And then there’s Clifton III, more than just a track star, though undeniably one of the nation’s best in the early 1970s.
While Cornel was graduating from Harvard at age 20 and working on a doctorate, Clifton was chasing multiple dreams. He made it to the finals of the 1972 U.S. Olympic Trials in the mile, but didn’t qualify. Then, after graduating from UC Berkeley, he embarked on a business career, first at IBM and then, in 1976, he became one of the first black owners of a computer software firm. He later restarted his running career, this time as a sprinter – almost unheard of in track, a miler turned 100- and 200-meter specialist – and made the 1977 U.S. 4x400-meter relay team that competed on the world track circuit. He also coached track at Cal, MIT and, for a spell, Sacramento’s Christian Brothers High School.
So what made Clifton run? The mile certainly wasn’t his only path to notoriety, given the rigorous academic emphasis instilled by his parents early on. But he definitely was running toward, not away from, something. Always self-motivated and exacting, he epitomized the family work ethic and its belief in personal accountability.
“One time, during Little League, Clifton was out in the field and the team lost a game they were about to win because a player didn’t do what he was supposed to, and Clifton got angry,” his mother, Irene, said. “Driving home, he said, ‘You know, Daddy, I never want to be on a team where I have to depend on someone else’s actions to have a victory.’ He never played again and went to track. He said, ‘If I don’t make it, it’s me to blame.’ ”
Struggle, and a bit of sass, is part of the family DNA. Clifton was something of a mentor to Cornel, even though he was only 2 1/2 years older. In a 1973 profile in The Bee, Cornel said Clifton taught him to read at age 3 because, “it seemed natural that if he could read, I should be able to.” In a 2009 memoir, Cornel recounted an incident in third grade when he was roughed up by a teacher because he refused to stand for the morning flag salute. Cornel, in turn, slugged the teacher. Clifton and other classmates came to Cornel’s defense.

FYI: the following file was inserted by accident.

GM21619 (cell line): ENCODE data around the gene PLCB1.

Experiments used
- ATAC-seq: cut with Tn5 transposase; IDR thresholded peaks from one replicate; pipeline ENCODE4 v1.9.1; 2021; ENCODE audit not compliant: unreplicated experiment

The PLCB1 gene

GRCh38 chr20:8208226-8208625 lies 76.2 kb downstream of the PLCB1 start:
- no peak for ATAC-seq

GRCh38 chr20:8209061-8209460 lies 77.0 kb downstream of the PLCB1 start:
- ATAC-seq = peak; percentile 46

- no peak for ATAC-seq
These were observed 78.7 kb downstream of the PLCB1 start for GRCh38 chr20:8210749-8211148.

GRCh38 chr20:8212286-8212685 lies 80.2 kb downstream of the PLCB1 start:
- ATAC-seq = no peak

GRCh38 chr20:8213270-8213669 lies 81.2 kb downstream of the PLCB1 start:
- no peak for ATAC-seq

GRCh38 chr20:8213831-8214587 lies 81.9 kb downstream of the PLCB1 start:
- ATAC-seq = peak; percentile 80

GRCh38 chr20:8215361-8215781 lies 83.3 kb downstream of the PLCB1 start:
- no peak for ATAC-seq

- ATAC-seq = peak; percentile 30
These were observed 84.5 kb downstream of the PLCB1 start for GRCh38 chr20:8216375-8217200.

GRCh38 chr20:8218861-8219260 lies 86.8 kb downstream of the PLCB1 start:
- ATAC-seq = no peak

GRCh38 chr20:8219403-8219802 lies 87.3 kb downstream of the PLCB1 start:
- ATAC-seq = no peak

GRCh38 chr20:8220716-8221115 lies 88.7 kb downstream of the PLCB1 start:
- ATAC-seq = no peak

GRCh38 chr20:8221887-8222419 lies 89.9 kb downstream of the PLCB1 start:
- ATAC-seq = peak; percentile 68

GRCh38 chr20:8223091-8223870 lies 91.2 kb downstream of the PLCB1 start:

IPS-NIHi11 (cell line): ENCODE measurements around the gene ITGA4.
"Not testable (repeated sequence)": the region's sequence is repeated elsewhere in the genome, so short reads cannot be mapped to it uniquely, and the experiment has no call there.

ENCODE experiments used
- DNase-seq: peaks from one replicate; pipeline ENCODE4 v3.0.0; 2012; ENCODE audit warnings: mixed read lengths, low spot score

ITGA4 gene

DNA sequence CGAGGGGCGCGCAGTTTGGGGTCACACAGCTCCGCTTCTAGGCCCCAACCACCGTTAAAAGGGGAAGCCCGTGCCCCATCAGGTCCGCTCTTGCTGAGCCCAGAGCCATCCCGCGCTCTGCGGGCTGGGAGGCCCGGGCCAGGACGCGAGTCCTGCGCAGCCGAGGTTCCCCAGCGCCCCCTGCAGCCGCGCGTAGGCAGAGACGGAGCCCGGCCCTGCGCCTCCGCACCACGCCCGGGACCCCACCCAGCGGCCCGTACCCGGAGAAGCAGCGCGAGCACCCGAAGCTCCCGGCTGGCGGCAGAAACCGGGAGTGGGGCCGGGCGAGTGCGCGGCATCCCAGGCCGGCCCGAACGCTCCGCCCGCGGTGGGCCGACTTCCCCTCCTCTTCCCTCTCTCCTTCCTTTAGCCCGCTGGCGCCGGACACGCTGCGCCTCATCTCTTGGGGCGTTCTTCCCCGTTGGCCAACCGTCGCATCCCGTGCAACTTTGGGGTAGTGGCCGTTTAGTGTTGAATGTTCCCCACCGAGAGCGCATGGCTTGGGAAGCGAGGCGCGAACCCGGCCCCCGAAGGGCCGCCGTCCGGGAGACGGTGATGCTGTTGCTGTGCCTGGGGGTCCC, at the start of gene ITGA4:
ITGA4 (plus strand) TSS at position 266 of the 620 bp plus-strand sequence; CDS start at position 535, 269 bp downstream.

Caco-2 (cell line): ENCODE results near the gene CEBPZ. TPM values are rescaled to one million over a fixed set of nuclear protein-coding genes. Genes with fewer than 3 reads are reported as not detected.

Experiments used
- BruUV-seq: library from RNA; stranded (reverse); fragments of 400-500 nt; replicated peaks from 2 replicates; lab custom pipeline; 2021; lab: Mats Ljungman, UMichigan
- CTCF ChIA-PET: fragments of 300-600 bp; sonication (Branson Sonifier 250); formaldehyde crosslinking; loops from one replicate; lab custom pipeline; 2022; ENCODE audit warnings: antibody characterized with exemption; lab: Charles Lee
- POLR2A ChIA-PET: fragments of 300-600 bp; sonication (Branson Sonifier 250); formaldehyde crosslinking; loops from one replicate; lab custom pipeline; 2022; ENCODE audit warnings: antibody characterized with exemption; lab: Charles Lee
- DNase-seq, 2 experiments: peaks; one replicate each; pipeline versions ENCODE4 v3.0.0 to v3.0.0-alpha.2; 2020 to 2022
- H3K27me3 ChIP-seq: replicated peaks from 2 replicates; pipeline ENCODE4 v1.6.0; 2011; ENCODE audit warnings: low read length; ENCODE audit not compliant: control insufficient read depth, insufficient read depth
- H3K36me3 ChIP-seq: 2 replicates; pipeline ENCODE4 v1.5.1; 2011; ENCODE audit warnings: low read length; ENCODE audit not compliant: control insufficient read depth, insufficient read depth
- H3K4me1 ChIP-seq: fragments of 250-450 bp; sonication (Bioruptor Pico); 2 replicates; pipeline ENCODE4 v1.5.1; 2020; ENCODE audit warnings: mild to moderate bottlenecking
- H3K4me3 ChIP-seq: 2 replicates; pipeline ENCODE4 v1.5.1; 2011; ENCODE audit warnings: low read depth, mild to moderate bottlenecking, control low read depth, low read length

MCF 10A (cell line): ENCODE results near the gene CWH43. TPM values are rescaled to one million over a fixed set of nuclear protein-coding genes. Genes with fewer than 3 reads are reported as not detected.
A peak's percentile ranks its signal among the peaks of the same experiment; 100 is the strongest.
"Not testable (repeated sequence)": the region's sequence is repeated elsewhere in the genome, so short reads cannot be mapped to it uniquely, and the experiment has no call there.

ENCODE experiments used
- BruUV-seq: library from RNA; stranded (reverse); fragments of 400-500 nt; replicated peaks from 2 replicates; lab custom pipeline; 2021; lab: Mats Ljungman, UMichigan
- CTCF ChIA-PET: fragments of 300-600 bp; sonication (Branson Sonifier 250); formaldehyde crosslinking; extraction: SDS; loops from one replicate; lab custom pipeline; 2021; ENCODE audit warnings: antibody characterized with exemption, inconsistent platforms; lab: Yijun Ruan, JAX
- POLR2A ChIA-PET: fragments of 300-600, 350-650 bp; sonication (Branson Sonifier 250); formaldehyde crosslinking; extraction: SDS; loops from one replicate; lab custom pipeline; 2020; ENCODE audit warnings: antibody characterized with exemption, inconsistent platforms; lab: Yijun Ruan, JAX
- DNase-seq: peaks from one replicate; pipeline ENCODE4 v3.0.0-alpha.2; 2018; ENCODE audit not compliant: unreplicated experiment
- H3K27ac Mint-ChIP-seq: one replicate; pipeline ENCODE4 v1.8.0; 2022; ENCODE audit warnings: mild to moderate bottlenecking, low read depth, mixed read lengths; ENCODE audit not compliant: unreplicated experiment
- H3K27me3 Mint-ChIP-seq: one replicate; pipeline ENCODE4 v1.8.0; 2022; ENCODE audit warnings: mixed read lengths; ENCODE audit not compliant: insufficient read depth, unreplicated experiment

“What’s my relationship with my big brother?” Cornel asked, repeating a question during a phone interview. “Like wet on water. Like white on rice. We’ve been joined at the hip since the day I was born. There’s no one like Cliff. You’ll never meet a man more Christ-like, more (John) Coltrane-like, more Martin Luther King-like. I’ll never be half the human being he is. He’s always had my back.”
Clifton shrugged, said he just did what any big brother would do, keeping an eye on the little squirt. Clifton recalled that teacher-slugging incident with a sly smile, but waited until his mother left the room to tell it because, sotto voce, “it wasn’t one of our proudest moments.”
He continued: “So those were the days when it was OK to hit a child in school, and we knew this other male teacher was going to come after Corn. We raided the (school) equipment shed and got bats and stuff. It was family. I knew Corn was going to catch it when he got home, anyway, because he deserved (punishment) for hitting the teacher, but I understood why he did it, too.”
Early on, Clifton said, he knew Cornel was special. But then, as Irene insists, all the West children had that distinction.
“Cornel is very fiery,” Clifton said. “I have a longer fuse. There’s a picture of Corn and me sitting face to face. He was 5 and I was 8. Look into our eyes. There’s fire in both of them, but you see something in Corn’s you don’t see in mine.”
Irene said Clifton served as almost an authority figure to Cornel.
“Clifton would say, ‘You know, Cornel, you just need to stop it. You’re acting up too much,’ ” Irene said. “It looked like it jolted him. His daddy would tell him the same thing and so would I, but he listened to Clifton.”